Broken jaw doesn’t change the way Stingrays’ Patrick Gaul plays

South Carolina’s Patrick Gaul is back with team after missing two months because of a broken jaw he suffered during a game in November. (Paul Zoeller/staff)

Patrick Gaul saw what was about to happen but could do nothing to stop it.

Playing for the South Carolina Stingrays at the North Charleston Coliseum on Nov. 13, Gaul, who had lost his stick just moments earlier, dropped to one knee in hopes of blocking a shot against the Orlando Solar Bears.

The puck hardly made a sound when it struck Gaul directly in his face, instantly knocking out five of his teeth. Gaul instinctively grabbed his mouth, saw the blood and immediately skated off the ice.

“I could see it coming,” said Gaul, a four-year veteran of the Stingrays. “It’s the most helpless feeling in the world when it happens because you know there’s nothing you can do about it. You try and react and hope for the best, but when the puck hit me I knew it was bad.”

On the bench, South Carolina Stingrays coach Spencer Carbery cringed.

“It’s the one injury that makes everyone on the bench kind of wince,” Carbery said. “I broke my leg, I dislocated by shoulder, I tore up my knee, I had teeth knocked out during a fight, but I’ve never broken my jaw. It’s the only injury that I was actually afraid of. It’s horrible.”

Former Stingrays defenseman Jason Hehr, a local oral surgeon, spent two hours operating on Gaul, repairing his broken jaw and wiring it shut.

“Jason did a great job,” Gaul said. “I think the fact that he is a former player really kind of settles your nerves because you know he’s been through it.”

For the next six weeks, Gaul couldn’t practice or work out. He carried a pair of wire cutters everywhere he went in case he got sick.

“It’s gross, but you can die from choking on your own vomit,” Gaul said. “That’s something that most people don’t think about, but it can happen when you’ve got a broken jaw. You’ve got to have these wire cutters with you all the time in case something like that happens.”

Gaul was sidelined for two months and said it was tough being away from hockey, though there was something he missed even more — cooking. The Pittsburgh native knows his way around the kitchen. Gaul isn’t about to compete on Top Chef, but his meatloaf and family pasta recipes have become favorites among his teammates.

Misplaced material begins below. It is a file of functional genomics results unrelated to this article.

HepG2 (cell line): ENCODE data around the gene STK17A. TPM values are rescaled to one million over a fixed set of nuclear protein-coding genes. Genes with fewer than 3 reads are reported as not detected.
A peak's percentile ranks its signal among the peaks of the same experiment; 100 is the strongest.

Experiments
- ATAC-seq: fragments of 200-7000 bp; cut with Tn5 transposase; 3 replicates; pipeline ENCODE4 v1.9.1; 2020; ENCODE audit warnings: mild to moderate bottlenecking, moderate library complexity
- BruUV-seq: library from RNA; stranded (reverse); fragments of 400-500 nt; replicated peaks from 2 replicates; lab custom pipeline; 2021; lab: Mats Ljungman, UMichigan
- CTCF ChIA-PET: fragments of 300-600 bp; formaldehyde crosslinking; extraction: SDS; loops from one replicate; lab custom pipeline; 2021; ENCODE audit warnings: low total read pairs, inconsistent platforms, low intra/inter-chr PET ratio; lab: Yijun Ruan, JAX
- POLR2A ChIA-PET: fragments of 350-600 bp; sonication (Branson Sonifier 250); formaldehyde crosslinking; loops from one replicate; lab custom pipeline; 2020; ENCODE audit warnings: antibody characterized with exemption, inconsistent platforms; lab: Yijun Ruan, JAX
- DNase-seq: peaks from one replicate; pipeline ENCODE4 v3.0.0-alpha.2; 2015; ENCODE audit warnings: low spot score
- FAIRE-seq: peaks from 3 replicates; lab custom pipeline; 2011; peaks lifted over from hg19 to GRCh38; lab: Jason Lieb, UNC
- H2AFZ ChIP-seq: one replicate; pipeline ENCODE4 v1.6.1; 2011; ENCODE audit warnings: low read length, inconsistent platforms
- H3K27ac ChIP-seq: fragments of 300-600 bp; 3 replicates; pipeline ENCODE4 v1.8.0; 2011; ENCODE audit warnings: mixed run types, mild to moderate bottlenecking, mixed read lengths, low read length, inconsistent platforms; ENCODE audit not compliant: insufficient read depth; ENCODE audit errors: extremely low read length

“I love to cook, love to go out and get all the fresh ingredients and try new things,” Gaul said. “When you play hockey, you’ve got a lot of time in the afternoons and cooking for me was a great stress release. So not being able to eat any solid food for six weeks and not being able to cook was the worst part.”

For the first two weeks after surgery, Gaul was limited to soup and protein shakes. A workout fanatic, Gaul, who is listed at 170 pounds, was also forced to sit on the couch until his jaw had finally healed. He figures he lost at least 10 pounds on an already lean body.

“I don’t know that I’ll ever eat soup or drink a smoothie again,” Gaul said with a chuckle. “I lost a lot of muscle mass, my weight dropped, so I knew it’d be a while before I could get back to where I was before I got hurt.”

After a month, he was finally able to start eating food, but it was limited to softer dishes.

“I think the first thing I made was a shepherd’s pie,” Gaul said. “After that long without real food, I thought it was the best thing I’d ever tasted in my life.”

Over the last three weeks, Gaul has graduated to normal food, including his famous meatloaf.

“You really start to appreciate things after they’ve been taken away from you,” Gaul said. “I’m scarfing down as much as I can now, trying to get my weight back up.”

Gaul, whose only goal this season came in the game against Orlando, returned to the team on Jan. 17 and is now back in the lineup.

“I got so tired of watching games and not being able to play,” Gaul said. “I love watching the boys play, but I needed to get back on the ice.”

Gaul, who now wears a protective shield that covers his jaw, has not changed his aggressive style of play.

“Patrick only knows how to play the game one way,” Carbery said. “No one is going to question his toughness. He’s still jumping in front of shots like nothing happened. Our penalty kill really suffered without him, so we’re happy to have him back out there.”